Resembling the Hazards of Life Itself
Jun. 28 – Jul. 29, 2017
Resembling the Hazards of Life Itself is the second Bowerbank Ninow show by Eddie Clemens, including Octagonal Fibre-Optic Broom Configuration, a series of Table Code receipt works, and a found picnic table sourced by the artist. Clemens’ work draws on a network of references to popular culture, history, films and literature, resulting in a practice founded on drawing connections between seemingly disparate ideas and texts. By making his works nodes in an extended informational matrix, Clemens generates an ongoing discussion around the idea that the manifestations of physical culture are themselves carriers for cryptic narratives.
The connections between these disparate elements are not immediately apparent, but this is symptomatic of Clemens’ approach. Underlying narrative strands direct the placement and choice of objects: for example, the discovery of a candy-striped picnic table at the framing workshop where the Table Code works were being framed formed a point of connection between the production of the work and its commercial presentation; in fact, the design of the table was incorporated into the works themselves. The picnic table is used by the picture framer and his assistants on their coffee breaks, forming a connection to the idea of work and commerce present the receipt works and the Octagonal Fibre-Optic Broom Configuration.
The colours displayed on the Octagonal Configuration itself are likewise a point of linkage to the Table Code works, hinting at their shared references to labour and value. These works are an extension of the End of the Waterfall series, in which the magenta ink line that signals the end of a receipt roll for an EFTPOS machine becomes an ominous warning of impending financial disaster—understandable, considering these works were made in 2008. Whereas the End of the Waterfall works are a well-defined parable of material culture and its silent commentary on the complexities of human experience (and human finances), the Table Code series is ambiguous—their bright colours and geometric patterns echo the conventions of modernist painting, but their underlying connection to the materials of commerce complicates their status as art objects.
The Octagonal Fibre-Optic Broom Configuration represents the culmination of a research and development process that began in 2009. Clemens’ original First Generation Fibre-Optic Broom was a working prototype that demonstrated a proof-of-concept of the fibre-optic bristle technology, developed with the assistance of the University of Otago’s Electrical Engineering Department, software architect Dave Branton of Trimble Navigation, fibre-optic specialist Bruce Keys and industrial designer Mitch Hughes. The second generation of the Fibre-Optic Broom series transforms everyday objects into cybernetic compound identities, informational conduits that have the capacity for feedback and reflexivity. These works, such as the Broom included in the 2012 Total Internal Reflection exhibition at the Gus Fisher Gallery, contain three-axis gyroscopic and accelerometer technology that allows the brooms to record, as well as display information. This generation consists of both large industrial-sized brooms and hand-scrubbers, all of which incorporated the aforementioned technological improvements, allowing for a performative element to the work.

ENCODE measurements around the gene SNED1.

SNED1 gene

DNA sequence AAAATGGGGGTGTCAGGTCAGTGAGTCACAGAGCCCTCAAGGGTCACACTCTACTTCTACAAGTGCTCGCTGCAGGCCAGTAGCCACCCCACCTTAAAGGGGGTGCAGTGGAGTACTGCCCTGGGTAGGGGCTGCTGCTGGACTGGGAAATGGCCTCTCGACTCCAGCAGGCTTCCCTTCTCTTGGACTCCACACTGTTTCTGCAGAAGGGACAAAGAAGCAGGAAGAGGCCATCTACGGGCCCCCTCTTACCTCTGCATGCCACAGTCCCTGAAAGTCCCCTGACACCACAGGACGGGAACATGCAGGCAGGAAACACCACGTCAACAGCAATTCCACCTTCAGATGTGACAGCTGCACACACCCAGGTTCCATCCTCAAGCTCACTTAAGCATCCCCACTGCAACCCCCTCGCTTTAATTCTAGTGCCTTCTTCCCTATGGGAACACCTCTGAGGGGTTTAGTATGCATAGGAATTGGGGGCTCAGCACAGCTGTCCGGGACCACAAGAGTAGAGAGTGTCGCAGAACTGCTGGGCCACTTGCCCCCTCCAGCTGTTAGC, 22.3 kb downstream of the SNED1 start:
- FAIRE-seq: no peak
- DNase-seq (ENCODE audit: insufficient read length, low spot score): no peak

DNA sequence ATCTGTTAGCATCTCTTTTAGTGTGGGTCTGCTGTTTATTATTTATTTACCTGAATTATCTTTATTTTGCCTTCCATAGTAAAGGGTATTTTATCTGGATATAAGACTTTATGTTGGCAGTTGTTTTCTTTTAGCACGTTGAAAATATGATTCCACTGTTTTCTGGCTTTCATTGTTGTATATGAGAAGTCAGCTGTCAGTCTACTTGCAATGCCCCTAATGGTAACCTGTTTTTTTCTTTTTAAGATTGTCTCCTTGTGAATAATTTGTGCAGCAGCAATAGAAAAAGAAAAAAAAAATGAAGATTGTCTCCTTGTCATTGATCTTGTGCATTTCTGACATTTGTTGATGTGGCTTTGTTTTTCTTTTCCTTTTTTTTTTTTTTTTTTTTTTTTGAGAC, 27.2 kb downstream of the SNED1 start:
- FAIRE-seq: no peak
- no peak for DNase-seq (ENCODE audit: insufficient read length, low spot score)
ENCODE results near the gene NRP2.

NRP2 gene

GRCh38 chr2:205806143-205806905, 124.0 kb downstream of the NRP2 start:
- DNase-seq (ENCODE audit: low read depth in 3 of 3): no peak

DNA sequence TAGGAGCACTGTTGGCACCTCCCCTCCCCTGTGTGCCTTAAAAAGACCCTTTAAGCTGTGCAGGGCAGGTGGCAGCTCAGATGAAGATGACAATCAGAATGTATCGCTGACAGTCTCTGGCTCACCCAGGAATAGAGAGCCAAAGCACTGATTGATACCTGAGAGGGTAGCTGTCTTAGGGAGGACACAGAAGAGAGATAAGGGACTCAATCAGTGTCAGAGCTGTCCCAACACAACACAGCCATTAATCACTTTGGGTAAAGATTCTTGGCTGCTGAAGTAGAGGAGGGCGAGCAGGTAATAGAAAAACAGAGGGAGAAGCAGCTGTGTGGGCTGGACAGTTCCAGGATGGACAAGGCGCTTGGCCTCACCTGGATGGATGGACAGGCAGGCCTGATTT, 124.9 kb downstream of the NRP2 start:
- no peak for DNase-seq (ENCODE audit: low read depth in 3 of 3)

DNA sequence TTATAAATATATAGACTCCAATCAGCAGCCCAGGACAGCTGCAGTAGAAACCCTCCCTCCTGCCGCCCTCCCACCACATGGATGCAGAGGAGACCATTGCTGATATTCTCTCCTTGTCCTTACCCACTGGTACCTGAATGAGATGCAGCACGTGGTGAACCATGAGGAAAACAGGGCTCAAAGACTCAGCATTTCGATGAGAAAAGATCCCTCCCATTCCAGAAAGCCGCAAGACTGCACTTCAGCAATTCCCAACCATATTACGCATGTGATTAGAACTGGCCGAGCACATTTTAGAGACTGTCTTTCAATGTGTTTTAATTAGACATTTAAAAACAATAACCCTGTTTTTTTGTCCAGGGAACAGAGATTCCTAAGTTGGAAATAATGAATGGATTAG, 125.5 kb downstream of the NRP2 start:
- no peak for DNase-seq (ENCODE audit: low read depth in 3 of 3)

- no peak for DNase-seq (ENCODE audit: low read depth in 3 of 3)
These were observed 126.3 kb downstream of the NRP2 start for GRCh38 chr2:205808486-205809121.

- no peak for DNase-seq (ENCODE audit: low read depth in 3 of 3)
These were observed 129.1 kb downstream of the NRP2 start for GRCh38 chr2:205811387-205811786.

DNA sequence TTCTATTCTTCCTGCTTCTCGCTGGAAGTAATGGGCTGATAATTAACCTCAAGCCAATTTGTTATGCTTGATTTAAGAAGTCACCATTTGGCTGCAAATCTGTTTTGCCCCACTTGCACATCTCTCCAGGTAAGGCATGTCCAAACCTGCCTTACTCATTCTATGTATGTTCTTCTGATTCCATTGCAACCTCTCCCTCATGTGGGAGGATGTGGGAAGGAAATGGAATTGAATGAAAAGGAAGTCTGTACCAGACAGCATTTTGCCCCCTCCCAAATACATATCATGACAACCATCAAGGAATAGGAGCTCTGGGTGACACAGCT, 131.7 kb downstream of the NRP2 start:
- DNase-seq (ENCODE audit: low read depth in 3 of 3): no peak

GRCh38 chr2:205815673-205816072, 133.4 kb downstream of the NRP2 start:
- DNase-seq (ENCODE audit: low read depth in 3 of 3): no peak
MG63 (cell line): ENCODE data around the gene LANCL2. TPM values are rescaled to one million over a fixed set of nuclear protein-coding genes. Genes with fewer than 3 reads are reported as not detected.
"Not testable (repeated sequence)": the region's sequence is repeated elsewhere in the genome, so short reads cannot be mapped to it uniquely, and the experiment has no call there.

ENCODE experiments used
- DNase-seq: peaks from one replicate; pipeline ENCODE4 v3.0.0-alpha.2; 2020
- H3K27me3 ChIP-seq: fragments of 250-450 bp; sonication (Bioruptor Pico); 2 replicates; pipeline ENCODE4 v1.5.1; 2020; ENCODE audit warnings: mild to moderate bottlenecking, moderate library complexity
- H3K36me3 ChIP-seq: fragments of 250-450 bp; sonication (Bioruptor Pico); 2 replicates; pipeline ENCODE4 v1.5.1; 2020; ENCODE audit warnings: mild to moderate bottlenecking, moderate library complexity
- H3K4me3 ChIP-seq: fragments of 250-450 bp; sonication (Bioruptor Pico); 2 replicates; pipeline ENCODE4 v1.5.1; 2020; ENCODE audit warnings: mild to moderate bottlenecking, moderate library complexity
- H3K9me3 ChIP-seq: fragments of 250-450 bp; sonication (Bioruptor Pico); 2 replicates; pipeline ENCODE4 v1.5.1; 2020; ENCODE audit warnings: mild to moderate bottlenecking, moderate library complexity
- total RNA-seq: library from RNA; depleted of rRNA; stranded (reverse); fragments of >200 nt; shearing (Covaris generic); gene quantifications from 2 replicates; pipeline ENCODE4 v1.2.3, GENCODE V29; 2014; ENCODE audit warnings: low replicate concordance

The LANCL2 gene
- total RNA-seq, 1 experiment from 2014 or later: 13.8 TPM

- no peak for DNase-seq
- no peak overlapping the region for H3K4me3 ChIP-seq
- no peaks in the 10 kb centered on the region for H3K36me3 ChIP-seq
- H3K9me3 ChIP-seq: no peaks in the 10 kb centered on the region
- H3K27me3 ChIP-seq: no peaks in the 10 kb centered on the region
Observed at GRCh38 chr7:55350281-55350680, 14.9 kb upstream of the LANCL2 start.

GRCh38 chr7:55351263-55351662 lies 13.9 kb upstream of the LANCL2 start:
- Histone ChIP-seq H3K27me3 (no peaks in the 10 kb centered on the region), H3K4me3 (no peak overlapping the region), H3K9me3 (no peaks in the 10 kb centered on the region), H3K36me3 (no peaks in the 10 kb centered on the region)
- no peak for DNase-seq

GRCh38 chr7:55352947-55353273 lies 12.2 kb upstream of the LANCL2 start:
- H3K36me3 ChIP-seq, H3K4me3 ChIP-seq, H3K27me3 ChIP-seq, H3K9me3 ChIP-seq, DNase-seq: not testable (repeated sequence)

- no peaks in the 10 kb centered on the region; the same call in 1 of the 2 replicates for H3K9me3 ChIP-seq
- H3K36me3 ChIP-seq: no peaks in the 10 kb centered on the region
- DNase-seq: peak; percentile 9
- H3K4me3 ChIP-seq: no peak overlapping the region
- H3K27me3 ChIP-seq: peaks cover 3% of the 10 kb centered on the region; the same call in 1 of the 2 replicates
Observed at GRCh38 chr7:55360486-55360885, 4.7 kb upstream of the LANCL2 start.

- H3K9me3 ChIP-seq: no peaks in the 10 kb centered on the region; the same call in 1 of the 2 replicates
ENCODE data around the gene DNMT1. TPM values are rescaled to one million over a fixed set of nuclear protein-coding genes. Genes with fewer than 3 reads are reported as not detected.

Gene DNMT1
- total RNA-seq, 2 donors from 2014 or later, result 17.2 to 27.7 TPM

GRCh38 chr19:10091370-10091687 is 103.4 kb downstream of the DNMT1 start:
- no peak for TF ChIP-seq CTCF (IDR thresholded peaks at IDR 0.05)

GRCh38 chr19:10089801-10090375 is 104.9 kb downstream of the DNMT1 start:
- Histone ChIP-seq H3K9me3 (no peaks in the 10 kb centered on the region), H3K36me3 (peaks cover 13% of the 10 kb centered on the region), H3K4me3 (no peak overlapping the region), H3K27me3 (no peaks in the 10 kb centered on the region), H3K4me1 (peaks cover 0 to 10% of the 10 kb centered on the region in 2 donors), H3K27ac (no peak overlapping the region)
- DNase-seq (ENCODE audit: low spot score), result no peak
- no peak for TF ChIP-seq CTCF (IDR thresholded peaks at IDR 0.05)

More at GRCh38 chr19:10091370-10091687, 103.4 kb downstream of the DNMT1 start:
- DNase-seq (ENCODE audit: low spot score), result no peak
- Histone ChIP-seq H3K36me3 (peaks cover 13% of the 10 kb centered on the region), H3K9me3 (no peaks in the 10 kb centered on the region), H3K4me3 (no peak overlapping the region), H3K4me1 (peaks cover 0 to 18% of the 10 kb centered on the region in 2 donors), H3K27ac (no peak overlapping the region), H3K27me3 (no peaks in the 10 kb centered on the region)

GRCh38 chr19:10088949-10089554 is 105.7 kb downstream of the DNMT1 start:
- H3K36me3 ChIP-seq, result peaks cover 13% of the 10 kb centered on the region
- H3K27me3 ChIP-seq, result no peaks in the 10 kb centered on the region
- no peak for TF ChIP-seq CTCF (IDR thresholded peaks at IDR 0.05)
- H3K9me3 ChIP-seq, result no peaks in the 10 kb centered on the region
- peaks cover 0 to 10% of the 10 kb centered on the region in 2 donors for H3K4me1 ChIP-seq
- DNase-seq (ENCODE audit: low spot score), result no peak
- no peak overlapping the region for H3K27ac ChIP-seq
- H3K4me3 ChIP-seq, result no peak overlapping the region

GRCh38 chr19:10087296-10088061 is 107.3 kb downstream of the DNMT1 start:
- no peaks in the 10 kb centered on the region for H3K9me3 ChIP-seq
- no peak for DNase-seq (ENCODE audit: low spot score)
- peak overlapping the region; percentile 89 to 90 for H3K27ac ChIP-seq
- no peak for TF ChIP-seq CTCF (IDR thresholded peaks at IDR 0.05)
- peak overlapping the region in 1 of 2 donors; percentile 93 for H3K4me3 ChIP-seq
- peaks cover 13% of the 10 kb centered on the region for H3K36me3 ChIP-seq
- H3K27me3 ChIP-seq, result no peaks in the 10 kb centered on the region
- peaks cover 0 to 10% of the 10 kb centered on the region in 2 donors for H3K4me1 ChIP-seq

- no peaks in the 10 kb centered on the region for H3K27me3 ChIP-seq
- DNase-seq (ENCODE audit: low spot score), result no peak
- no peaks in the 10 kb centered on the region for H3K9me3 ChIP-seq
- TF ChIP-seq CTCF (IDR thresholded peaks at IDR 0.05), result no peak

The Octagonal Fibre-Optic Broom Configuration is a refinement and extension of the technology used to create the first generation of fibre-optic brooms. The major advance over the first generation, also present in the second generation brooms and scrubbers, is the use of 720 addressable “smart” LEDs that can be programmed to display a range of colour as well as animations. The third generation broom heads were fabricated in Japan using a five-axis router, from Japanese Elm (zelkova serrata). The 2,592 metres of fibre-optic cable used in Octagonal Fibre-Optic Broom Configuration were sourced from Mitsubishi, in Japan. Each bunch of 36 fibre-optic bristles was fabricated by hand, having been spooled, cut using a hot knife, and glued with araldite (two-part epoxy) before being inserted into the elmwood broom-head.
The broom as an object is inherently linked to the idea of labour, and through this, to the physical body of the broom-user themselves. Thus, the body becomes part of a cybernetic system, in which machine components and informational exchange blur the boundaries of the human. In Clemens’ practice, the existence of such networks is expanded to include, potentially, the entire phenomenological universe—the system is open ended, infinitely expandable and of unlimited complexity. By chaining together eight brooms, a completed octagonal form can be created, echoing both the self-replicating brooms given life through magic in Disney’s Fantasia and the time portals present in a number of science fictions, including Stargate and the Terminator series. Similarly to how the first-generation Octagonal Configuration functioned when installed at the Gus Fisher gallery for the Total Internal Reflection exhibition, the ring of linked brooms destabilises the space of the wall on which it hangs, suggesting the possibility of permeability.
The Octagonal Configuration functions as a frame surrounding an emptiness, a vacant space that may possibly also be a conduit.